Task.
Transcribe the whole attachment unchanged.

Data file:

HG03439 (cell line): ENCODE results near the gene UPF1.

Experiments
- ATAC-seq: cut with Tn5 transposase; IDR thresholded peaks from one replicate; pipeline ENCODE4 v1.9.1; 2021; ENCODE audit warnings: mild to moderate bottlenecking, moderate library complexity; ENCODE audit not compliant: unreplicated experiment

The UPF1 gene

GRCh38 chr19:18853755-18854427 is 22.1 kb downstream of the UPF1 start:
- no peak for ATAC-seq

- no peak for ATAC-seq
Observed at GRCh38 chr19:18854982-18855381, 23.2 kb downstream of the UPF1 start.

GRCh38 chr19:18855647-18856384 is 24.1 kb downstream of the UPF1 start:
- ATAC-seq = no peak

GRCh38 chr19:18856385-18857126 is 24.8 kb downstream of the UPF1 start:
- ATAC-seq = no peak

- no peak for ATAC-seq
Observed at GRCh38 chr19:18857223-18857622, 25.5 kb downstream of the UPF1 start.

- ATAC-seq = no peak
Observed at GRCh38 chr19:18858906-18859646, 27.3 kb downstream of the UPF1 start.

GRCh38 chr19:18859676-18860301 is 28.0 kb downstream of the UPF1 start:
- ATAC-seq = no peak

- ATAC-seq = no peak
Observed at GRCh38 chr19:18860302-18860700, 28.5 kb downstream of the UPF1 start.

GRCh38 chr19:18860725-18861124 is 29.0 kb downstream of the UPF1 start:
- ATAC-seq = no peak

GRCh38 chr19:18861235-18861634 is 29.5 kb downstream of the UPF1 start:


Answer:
HG03439 (cell line): ENCODE results near the gene UPF1.

Experiments
- ATAC-seq: cut with Tn5 transposase; IDR thresholded peaks from one replicate; pipeline ENCODE4 v1.9.1; 2021; ENCODE audit warnings: mild to moderate bottlenecking, moderate library complexity; ENCODE audit not compliant: unreplicated experiment

The UPF1 gene

GRCh38 chr19:18853755-18854427 is 22.1 kb downstream of the UPF1 start:
- no peak for ATAC-seq

- no peak for ATAC-seq
Observed at GRCh38 chr19:18854982-18855381, 23.2 kb downstream of the UPF1 start.

GRCh38 chr19:18855647-18856384 is 24.1 kb downstream of the UPF1 start:
- ATAC-seq = no peak

GRCh38 chr19:18856385-18857126 is 24.8 kb downstream of the UPF1 start:
- ATAC-seq = no peak

- no peak for ATAC-seq
Observed at GRCh38 chr19:18857223-18857622, 25.5 kb downstream of the UPF1 start.

- ATAC-seq = no peak
Observed at GRCh38 chr19:18858906-18859646, 27.3 kb downstream of the UPF1 start.

GRCh38 chr19:18859676-18860301 is 28.0 kb downstream of the UPF1 start:
- ATAC-seq = no peak

- ATAC-seq = no peak
Observed at GRCh38 chr19:18860302-18860700, 28.5 kb downstream of the UPF1 start.

GRCh38 chr19:18860725-18861124 is 29.0 kb downstream of the UPF1 start:
- ATAC-seq = no peak

GRCh38 chr19:18861235-18861634 is 29.5 kb downstream of the UPF1 start: